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We do a narcotics count by reading all the information aloud, even if patients are present. Is this in violation of any privacy laws?

Friday May 31, 2013
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Dear Nancy,

We do narcotics counting and endorsement by reading it aloud with the complete name, medication, dose and number of pills left, even when there are patients present. I am very uncomfortable doing this, but my director strongly instructs the staff to do it this way. Is this a violation of the Health Insurance Portability and Accountability Act or any other kind of privacy law?


Nancy Brent replies:

Dear Joseph,

It is unclear why your director of nursing requires narcotics counts to be done verbally. Has anyone asked why this needs to be done? Having a rationale might help correcting parts of the process that seem to be violations of a patient's privacy, confidentiality and HIPAA, when patients and others are in hearing range of the information.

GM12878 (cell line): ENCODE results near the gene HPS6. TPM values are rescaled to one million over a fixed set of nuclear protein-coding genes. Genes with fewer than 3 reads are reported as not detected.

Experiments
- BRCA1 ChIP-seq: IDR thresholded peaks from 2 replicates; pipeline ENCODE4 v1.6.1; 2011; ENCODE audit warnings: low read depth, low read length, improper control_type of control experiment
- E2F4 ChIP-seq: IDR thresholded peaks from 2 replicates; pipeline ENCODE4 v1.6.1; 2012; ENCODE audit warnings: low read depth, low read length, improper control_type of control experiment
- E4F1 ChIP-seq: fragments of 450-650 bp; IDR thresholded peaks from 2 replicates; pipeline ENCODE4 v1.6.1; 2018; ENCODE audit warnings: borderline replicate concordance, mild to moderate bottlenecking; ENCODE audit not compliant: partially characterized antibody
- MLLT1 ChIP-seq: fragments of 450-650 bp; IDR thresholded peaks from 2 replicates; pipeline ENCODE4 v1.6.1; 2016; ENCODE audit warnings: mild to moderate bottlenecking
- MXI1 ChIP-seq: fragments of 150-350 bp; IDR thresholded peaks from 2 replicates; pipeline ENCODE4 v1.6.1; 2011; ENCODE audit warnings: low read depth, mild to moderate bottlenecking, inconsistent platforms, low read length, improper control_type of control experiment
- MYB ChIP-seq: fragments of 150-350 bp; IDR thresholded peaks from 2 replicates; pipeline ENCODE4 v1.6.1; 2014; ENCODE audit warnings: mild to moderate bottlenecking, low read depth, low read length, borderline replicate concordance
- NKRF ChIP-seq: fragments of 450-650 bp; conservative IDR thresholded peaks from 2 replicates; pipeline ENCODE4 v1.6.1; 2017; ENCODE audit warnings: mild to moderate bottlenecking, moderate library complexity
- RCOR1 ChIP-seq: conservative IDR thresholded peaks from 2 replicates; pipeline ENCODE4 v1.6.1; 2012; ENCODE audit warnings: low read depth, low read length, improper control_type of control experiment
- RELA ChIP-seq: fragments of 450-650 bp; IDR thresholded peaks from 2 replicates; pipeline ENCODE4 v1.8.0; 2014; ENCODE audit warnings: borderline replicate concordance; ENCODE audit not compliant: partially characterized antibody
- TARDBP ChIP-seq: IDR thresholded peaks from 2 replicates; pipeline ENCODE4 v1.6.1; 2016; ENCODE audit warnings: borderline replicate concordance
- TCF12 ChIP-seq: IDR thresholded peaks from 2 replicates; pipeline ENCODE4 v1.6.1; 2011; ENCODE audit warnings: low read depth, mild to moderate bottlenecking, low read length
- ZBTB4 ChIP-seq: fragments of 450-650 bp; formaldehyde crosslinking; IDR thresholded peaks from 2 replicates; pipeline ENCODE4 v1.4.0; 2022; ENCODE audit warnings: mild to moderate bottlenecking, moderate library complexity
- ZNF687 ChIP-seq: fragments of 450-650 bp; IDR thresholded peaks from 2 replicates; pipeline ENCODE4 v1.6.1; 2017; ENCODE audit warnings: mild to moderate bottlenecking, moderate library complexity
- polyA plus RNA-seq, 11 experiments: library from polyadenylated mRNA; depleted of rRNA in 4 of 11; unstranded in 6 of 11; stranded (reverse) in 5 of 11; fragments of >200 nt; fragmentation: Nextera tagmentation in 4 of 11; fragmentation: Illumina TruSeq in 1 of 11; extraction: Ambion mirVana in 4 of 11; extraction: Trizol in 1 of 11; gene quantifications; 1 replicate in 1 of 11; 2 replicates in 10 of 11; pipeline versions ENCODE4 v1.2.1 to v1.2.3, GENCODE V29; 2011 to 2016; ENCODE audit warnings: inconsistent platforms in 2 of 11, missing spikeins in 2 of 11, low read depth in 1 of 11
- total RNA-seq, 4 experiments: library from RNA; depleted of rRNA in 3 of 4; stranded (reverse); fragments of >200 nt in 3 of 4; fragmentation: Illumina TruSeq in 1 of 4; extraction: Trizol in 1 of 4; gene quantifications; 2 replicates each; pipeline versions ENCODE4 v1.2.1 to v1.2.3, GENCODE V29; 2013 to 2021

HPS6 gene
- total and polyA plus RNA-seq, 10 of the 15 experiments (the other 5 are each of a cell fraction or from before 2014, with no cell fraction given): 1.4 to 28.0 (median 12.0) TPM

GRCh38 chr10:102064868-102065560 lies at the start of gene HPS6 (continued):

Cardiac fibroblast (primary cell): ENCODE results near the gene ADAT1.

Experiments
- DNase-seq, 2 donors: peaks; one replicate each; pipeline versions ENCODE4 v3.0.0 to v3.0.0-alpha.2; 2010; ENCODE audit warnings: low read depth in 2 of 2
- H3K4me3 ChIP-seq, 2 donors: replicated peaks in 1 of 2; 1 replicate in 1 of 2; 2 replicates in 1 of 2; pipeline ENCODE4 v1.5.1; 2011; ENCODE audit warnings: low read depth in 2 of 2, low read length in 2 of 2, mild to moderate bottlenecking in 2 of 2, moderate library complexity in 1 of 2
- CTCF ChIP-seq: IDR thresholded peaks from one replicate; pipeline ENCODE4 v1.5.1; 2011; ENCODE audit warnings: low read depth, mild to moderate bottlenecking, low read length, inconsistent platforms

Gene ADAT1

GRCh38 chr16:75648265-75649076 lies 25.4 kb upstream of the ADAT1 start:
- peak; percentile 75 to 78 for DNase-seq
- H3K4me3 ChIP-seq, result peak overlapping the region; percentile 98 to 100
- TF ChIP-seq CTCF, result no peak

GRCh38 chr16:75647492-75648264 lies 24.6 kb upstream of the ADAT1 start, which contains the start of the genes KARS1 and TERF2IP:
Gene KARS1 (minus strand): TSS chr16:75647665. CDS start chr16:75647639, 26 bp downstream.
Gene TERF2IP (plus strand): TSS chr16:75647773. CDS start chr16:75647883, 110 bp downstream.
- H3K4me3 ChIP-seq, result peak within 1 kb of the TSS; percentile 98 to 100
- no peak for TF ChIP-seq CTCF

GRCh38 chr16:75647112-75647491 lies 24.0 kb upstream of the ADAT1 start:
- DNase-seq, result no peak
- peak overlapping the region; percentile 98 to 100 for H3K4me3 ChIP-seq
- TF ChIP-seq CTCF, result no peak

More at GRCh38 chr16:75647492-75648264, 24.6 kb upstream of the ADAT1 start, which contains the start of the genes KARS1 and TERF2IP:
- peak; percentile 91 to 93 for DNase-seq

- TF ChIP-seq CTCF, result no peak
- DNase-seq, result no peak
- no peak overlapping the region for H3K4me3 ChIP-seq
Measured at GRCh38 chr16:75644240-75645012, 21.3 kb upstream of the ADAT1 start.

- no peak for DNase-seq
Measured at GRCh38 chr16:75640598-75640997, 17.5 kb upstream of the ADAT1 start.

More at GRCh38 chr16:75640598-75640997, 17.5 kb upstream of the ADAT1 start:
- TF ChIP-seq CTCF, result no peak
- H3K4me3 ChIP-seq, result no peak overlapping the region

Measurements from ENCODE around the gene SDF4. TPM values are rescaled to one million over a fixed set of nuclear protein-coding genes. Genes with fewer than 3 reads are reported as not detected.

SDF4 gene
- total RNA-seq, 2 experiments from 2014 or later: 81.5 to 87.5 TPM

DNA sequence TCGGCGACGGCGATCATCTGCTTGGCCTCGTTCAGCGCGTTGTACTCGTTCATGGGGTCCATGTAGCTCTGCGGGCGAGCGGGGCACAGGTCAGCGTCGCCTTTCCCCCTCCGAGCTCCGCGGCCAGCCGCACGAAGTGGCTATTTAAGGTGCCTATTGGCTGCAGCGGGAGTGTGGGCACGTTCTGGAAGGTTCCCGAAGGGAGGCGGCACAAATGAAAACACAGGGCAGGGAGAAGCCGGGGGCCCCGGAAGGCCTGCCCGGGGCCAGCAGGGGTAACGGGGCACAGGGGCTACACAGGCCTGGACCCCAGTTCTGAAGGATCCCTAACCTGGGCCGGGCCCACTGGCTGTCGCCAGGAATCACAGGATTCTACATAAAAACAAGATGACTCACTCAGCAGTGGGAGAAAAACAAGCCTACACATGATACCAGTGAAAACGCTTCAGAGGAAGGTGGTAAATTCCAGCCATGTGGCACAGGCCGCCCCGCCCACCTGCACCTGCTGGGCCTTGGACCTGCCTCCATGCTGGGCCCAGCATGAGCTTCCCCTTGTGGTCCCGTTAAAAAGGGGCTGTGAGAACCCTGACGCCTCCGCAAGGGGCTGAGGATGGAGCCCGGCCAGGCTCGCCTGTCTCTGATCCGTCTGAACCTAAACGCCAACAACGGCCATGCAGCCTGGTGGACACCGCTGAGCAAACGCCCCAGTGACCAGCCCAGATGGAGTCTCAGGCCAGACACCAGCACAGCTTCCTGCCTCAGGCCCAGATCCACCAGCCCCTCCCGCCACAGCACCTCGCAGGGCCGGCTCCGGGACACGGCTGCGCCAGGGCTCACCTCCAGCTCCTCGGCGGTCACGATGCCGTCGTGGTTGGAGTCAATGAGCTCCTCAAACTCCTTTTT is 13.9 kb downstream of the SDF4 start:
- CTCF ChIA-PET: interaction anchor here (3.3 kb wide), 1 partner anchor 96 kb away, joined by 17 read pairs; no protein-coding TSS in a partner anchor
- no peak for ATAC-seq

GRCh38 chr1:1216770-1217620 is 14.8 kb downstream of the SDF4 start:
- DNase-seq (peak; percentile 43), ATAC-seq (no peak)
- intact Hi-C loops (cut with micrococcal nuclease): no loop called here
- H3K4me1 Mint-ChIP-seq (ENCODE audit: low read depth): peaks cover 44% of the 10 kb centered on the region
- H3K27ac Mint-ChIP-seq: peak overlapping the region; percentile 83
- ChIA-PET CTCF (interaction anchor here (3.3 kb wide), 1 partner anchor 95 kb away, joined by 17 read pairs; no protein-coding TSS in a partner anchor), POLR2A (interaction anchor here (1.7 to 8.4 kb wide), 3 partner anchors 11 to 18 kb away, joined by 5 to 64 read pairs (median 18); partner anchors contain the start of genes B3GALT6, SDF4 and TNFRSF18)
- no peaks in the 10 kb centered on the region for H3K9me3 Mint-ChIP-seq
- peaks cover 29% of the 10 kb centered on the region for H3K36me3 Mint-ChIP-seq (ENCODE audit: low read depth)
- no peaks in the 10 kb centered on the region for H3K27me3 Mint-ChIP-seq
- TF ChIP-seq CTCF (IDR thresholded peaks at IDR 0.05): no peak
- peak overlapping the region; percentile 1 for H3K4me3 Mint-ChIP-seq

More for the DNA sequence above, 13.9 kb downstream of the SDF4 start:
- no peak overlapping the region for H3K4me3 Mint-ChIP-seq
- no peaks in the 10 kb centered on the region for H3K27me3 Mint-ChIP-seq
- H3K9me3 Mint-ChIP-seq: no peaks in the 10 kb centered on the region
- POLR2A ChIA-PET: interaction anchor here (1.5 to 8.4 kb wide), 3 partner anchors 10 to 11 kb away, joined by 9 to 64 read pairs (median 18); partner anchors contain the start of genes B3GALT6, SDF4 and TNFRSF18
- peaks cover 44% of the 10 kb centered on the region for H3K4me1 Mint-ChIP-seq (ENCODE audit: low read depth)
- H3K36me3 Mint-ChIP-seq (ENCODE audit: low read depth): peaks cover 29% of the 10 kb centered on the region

Perhaps one way to change the process would be to do the verbal count in the medication room or the nurse's station with a closed door, so only those in the room or nursing staff would hear the information. This would not be a violation of HIPAA or the patient's privacy and confidentiality.


Nancy J. Brent, RN, MS, JD, is an attorney in private practice in Wilmette, Ill. This information is for educational purposes only and is not intended as legal or any other advice. The reader is encouraged to seek the advice of an attorney or other professional when an opinion is needed.